Griffin confirmed that they felt that Ruby’s Cuban connections and Oswald’s “Cuban interests in Dallas” had not been adequately explored – nor had the FBI been given much of a request to explore such connections and it was an area that was never “explored satisfactorily”. (page 205).  Even more specifically they believed, based on then available evidence, that Ruby was involved in illegal dealings with the Cuban elements who might have been in contact with Oswald. The existence of those dealings was a matter of “surmise” but the investigation had not focused on that area.

After the review of a number of other areas, most related to Ruby’s gambling and crime contacts, a fascinating exchange occurred in which Griffin was asked whether or not the memorandum might have “scared” some people and responded that it likely did so – and that had not been written for “flimsy reasons” and was intended to get attention. Griffin appears to think that it did get that attention because at that point nothing changed in terms of advancing the investigation of Ruby,  rather “the rug was pulled out from under it”.  (page 302)  

During the interview Griffin, then a Judge, attempted to be very precise in his wording, and relatively restrained. He did however affirm that he himself had not been satisfied with “the adequacy of the investigation of conspiracy”.

Researchers have long discussed other aspects of the two Ruby investigators, including the details of their separation and the fact that they were not brought back for the actual Commission interview and polygraph of Jack Ruby. Yet Griffin’s actual, extended testimony to the HSCA is much less frequently referenced.

If anything that testimony, and their internal WC memorandum, make it quite clear that even in the earliest months after the assassination they were looking in exactly the right places, and were keenly aware of where the inquiry should have gone – the fact that it did was not their fault. We certainly can’t pull together everything they might have learned at that point in time, but I suspect they would be quite interested in what we have learned in regard to their suspicions. And I’m sure they would not be surprised to find Jack Ruby appearing as a significant figure in an actual conspiracy scenario.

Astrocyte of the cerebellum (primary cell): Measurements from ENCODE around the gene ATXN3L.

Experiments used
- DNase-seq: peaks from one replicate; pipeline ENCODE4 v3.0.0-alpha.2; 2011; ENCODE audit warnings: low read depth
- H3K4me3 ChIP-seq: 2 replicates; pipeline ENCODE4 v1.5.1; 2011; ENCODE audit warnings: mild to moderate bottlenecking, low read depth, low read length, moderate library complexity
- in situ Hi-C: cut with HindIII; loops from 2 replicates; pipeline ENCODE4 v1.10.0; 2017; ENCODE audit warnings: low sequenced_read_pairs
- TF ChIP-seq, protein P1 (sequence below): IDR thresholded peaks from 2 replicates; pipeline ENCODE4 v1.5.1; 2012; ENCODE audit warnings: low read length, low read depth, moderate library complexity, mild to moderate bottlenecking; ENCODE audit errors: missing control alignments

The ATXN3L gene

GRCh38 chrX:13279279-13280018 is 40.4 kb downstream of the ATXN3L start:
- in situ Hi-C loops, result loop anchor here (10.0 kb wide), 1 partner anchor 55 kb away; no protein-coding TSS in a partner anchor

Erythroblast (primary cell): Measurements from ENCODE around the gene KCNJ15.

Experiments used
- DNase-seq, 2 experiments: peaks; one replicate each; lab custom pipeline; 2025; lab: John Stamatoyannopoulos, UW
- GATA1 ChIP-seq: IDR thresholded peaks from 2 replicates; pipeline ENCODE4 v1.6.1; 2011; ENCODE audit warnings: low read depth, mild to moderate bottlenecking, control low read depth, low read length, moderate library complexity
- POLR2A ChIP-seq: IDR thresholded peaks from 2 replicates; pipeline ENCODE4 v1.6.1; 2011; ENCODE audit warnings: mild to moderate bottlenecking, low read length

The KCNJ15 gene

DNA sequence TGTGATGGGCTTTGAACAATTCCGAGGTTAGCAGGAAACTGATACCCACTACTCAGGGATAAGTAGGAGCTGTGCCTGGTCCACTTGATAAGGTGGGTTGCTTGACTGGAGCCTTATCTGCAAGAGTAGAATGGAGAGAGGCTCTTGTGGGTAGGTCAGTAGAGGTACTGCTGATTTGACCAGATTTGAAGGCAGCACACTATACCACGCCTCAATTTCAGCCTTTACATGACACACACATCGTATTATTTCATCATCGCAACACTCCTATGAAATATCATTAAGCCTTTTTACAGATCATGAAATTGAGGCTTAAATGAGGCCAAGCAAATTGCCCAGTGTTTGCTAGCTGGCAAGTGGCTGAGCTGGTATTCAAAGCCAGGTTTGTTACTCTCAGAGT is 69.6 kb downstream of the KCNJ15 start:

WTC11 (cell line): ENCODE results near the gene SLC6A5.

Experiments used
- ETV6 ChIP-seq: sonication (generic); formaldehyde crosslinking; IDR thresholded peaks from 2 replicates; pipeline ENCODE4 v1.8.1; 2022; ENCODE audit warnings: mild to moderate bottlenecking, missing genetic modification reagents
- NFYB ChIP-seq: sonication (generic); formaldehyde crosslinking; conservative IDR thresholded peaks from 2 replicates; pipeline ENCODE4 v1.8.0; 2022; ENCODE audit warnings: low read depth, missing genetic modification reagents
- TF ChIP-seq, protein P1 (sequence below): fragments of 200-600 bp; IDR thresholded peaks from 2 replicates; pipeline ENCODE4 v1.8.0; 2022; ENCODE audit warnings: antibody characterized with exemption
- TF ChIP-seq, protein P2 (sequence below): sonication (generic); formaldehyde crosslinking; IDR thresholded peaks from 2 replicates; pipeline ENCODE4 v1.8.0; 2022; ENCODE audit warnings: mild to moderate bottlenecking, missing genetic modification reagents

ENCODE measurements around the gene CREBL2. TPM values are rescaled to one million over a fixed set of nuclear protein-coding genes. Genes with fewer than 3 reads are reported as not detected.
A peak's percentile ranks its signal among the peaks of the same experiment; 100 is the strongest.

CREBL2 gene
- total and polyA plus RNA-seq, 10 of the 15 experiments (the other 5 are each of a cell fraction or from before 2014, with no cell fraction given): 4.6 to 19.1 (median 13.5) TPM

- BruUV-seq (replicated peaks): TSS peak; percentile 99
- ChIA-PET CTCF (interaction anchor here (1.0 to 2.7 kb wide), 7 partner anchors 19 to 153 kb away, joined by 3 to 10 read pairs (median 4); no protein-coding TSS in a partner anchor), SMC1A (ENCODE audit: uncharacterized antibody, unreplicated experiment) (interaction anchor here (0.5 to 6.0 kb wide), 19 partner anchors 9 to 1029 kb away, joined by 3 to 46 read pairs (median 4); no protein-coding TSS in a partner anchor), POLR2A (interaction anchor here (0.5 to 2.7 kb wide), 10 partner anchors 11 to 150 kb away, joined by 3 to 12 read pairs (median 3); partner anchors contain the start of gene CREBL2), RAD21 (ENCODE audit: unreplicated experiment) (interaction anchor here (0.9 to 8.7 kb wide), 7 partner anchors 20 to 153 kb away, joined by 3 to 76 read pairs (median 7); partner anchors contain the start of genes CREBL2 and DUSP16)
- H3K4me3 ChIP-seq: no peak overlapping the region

4 responses »

  1. John F. Davies says:

    Interesting that throughout the existence of the Warren Commission, there were a number of occasions when the specter of a nuclear exchange was used to intimidate members of the group as well as investigators and witnesses. It is documented that the possibility of a nuclear war was the cudgel that Johnson used to force both Warren and Richard Russel sit on the body, and from testimony of Judge Griffin, apparently done to subordinates as well.
    Why was Johnson so obsessed with this terror?
    Partly because, as documented in “Surprise Attack”, he suspected that the assassination could be a prelude to a decapitation strike, with a nuclear exchange on the way. There are a number of times when he spoke of this to others both in Dallas and aboard Air Force One.

    And there is also the probability that LBJ was immediately informed of the heightened state of alert that the U.S. Military had placed itself in, and that some commands on their own initiative had their assets at DEFCON III. In many cases, such as with SAC and NORAD, readiness closer to DEFCON II. Recent documents also reveal that the Soviets, Cuba, and a number of other countries put their own military forces at readiness on 22 November.

    From the evidence we have, knowing Johnson’s agitated state of mind at the time, most likely he believed that his worst fears were coming to pass. He wanted therefore to do whatever was necessary to keep things from spinning out of control. And the most likely reason why word of the military response was kept quiet from the public, and official record of its occurrence minimized.

    That there was an actual near confrontation that weekend most likely stayed with Johnson throughout his Presidency, and though he himself privately never believed the Warren report, the memory of what may have been the next most dangerous moment of Cold War may have been a motivation to cover up the true facts behind Kennedy’s murder.

  2. larryjoe2 says: